Once the functional form of each curve is reconstructed, we implement the k-means cluster to the fitted basis coefficients of all expanded curves. As it is well known, the k-means is an iterative clustering method, according to which a data point is assigned to a cluster minimizing the squared distance between each data point and the arithmetic mean of all data points in the cluster. We frame our choice within the existing literature, starting from the contributions of Singhal and Seborg (2005) and Ieva et al. (2011) that use a k-means algorithm on distances between multivariate functional data. Kayano et al. (2010) implement Self-Organizing Maps on the coefficients of orthonormalized Gaussian basis expansions of multivariate curves. Jacques et al. (2014a) consider the use of non orthonormal basis functions. In literature, other functional data clustering approaches have been proposed (James and Sugar 2003; Tarpey and Kinateder 2003; Chiou et al. 2007; Bouveyron and Jacques 2011), like the hierarchical non-parametric clustering (Ferraty and Vieu 2006) or the model-based approach that assumes a given density probability on a finite number of parameters describing the curves (Bouveyron and Jacques 2011). In this paper, we have selected the two-step filtering procedure to describe the HLE multivariate time series, to show how similar dynamic behaviours emerge among countries, by performing clustering on the time series. On the other hand other types of probabilistic models could be useful to address the aforementioned problem. For instance, Mixture Models (see Consonni et al. 1995; Giudici 2003), are often used for data clustering being an efficient implementation framework by means of the Expectation–Maximization algorithm.

3.2 HLE multivariate modeling

Considering the groups of populations obtained through the functional clustering, we now work on the cluster-related HLE discrete observations.

Let C the number of clusters obtained from the previous step, and \(n_i\) the number of populations within the generic cluster \(i\in \left\{ 1,2,...,C\right\}\). Hence, the total number of populations is the sum of the populations belonging to each cluster, \(n=\sum _{i=1}^{C}n_i\). We denote \(h^{(i,j)}_t\) the observed value of HLE at birth (for simplicity, age a has been omitted) for population \(j \in [1,...,n]\) in cluster i for year \(t \in [t_1,t_2,..,t_\tau ]\). For the generic cluster i, we define the matrix of HLE as:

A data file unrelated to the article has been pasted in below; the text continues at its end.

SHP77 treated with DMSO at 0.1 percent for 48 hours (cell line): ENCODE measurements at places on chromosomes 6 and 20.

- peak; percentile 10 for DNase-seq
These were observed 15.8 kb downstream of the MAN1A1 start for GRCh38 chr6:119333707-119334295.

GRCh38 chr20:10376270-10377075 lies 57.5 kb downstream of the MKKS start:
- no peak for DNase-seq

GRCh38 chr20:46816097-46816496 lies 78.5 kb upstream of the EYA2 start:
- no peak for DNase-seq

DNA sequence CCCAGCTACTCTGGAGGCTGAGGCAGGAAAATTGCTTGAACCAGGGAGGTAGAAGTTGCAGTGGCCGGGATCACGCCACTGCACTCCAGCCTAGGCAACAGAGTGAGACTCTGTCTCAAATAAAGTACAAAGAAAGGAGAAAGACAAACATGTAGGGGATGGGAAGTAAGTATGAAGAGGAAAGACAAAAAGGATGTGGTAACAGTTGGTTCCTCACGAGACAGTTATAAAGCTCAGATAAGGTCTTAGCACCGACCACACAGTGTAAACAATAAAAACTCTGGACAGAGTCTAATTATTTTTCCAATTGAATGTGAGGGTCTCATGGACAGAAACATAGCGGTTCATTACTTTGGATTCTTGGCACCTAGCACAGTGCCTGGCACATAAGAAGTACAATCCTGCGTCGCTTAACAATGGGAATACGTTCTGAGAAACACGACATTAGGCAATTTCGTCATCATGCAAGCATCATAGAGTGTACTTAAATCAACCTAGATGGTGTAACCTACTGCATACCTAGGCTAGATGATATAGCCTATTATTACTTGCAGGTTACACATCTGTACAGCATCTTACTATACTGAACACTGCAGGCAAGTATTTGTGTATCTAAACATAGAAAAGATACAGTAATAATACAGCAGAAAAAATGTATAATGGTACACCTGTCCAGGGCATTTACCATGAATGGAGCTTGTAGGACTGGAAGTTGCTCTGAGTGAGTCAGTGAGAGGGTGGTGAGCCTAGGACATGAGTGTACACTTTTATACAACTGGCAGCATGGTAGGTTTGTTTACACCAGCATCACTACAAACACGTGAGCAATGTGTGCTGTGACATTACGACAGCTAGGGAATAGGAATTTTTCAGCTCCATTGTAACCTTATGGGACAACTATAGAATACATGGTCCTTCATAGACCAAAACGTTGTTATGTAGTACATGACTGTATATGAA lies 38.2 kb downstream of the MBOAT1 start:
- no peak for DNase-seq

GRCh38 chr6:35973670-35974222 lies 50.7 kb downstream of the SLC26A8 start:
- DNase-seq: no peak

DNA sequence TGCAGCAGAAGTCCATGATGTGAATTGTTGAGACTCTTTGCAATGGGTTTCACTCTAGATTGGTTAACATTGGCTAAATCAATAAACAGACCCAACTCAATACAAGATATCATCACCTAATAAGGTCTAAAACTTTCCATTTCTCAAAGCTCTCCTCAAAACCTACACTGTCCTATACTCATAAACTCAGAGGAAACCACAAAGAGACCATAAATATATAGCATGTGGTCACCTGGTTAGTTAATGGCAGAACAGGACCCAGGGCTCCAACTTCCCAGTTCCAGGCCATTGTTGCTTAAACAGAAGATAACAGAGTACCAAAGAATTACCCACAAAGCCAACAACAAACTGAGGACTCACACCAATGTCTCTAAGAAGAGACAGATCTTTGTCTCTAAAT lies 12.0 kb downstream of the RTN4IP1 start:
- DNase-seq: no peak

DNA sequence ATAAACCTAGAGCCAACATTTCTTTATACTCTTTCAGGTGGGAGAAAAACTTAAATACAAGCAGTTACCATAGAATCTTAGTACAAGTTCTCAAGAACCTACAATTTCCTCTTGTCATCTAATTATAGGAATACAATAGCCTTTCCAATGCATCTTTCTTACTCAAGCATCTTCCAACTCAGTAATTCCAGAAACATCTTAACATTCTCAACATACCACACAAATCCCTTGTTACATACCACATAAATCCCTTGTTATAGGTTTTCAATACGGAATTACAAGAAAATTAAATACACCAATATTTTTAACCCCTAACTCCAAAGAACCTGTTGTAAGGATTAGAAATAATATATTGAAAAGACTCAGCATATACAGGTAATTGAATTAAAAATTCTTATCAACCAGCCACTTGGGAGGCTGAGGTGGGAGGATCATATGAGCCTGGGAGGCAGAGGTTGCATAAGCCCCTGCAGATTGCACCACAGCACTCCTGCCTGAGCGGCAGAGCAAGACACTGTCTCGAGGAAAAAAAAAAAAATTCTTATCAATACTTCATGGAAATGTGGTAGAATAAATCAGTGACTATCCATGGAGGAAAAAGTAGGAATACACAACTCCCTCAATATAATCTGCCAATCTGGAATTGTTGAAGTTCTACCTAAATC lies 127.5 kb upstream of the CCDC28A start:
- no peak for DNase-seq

$$\begin{aligned} \varvec{H_{t}^{(i)}}= \begin{bmatrix} h_{t_1}^{(i,1)} &{} h_{t_2}^{(i,1)} &{} \dots &{} h_{t_\tau }^{(i,1)} \\ h_{t_1}^{(i,2)} &{} h_{t_2}^{(i,2)} &{} \dots &{} h_{t_\tau }^{(i,2)} \\ \vdots &{} \vdots &{} \vdots &{} \vdots \\ h_{t_1}^{(i,n_i)} &{} h_{t_2}^{(i,n_i)} &{} \dots &{} h_{t_\tau }^{(i,n_i)} \end{bmatrix} \end{aligned}$$

where the row indicates the population in the cluster i and the column indicates the time. Therefore, \(\left( \varvec{H_{t}^{(i)}}\right) _{t\in \left\{ t_1,...,t_\tau \right\} }\) is the multivariate time series of HLE at birth of the populations in cluster i that we simultaneously model by a multivariate random walk with drift (MRWD):

$$\begin{aligned} \varvec{H_{t}^{(i)}}=\varvec{H_{t-1}^{(i)}}+\varvec{\delta ^{(i)}}+\varvec{\epsilon _t^{(i)}}, \quad \varvec{\epsilon _t^{(i)}} \sim N(\varvec{0},\varvec{\Sigma }^{(i)}) \end{aligned}$$

where \(\varvec{\delta ^{(i)}}\) is the vector of drift parameters driving the dynamics of the populations in cluster i, and \(\varvec{\Sigma ^{(i)}}\) is the \(n_i \times n_i\) variance-covariance matrix of the multivariate white noise \(\varvec{\epsilon _t^{(i)}}\) in cluster i.

Using data in the in-sample period, we calculate one-step-ahead and two-step-ahead and five-step-ahead point forecasts. We follow an expanding window approach, increasing the in-sample period by one year (two or five years) and calculating one-step-ahead (two-step-ahead or five-step-ahead) forecasts. We determine the out-of-sample forecast accuracy by comparing the forecasts with the actual out-of-sample data. A similar approach has been followed by, e.g., Shang and Yang (2021) for jointly modeling Australian sub-populations using one-step-ahead and five-step-ahead forecast, and Shang and Hyndman (2017) that provided one- to ten-step-ahead forecasts for grouped functional time series using the regional age-specific mortality rates in Japan.